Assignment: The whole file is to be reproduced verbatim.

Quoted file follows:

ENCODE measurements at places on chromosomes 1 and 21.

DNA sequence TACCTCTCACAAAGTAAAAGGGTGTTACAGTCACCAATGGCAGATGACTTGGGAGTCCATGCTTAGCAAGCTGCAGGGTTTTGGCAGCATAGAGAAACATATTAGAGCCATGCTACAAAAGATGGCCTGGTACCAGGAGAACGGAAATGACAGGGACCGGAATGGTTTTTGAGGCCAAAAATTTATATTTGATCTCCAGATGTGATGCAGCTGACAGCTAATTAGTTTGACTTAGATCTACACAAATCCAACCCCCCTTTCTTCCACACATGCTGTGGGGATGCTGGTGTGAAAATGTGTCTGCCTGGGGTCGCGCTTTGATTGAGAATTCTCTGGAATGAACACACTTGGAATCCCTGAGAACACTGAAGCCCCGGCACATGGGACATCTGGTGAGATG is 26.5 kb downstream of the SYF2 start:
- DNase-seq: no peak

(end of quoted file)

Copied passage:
ENCODE measurements at places on chromosomes 1 and 21.

DNA sequence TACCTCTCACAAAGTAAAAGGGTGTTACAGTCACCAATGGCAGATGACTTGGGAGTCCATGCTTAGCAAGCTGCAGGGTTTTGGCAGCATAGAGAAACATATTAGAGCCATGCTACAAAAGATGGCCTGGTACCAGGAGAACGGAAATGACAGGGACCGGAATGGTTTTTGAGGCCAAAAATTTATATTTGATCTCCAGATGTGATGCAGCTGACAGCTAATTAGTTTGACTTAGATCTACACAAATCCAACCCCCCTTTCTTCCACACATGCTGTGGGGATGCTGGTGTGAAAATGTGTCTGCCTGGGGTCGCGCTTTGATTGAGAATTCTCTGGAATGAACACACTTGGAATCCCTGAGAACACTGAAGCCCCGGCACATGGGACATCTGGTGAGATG is 26.5 kb downstream of the SYF2 start:
- DNase-seq: no peak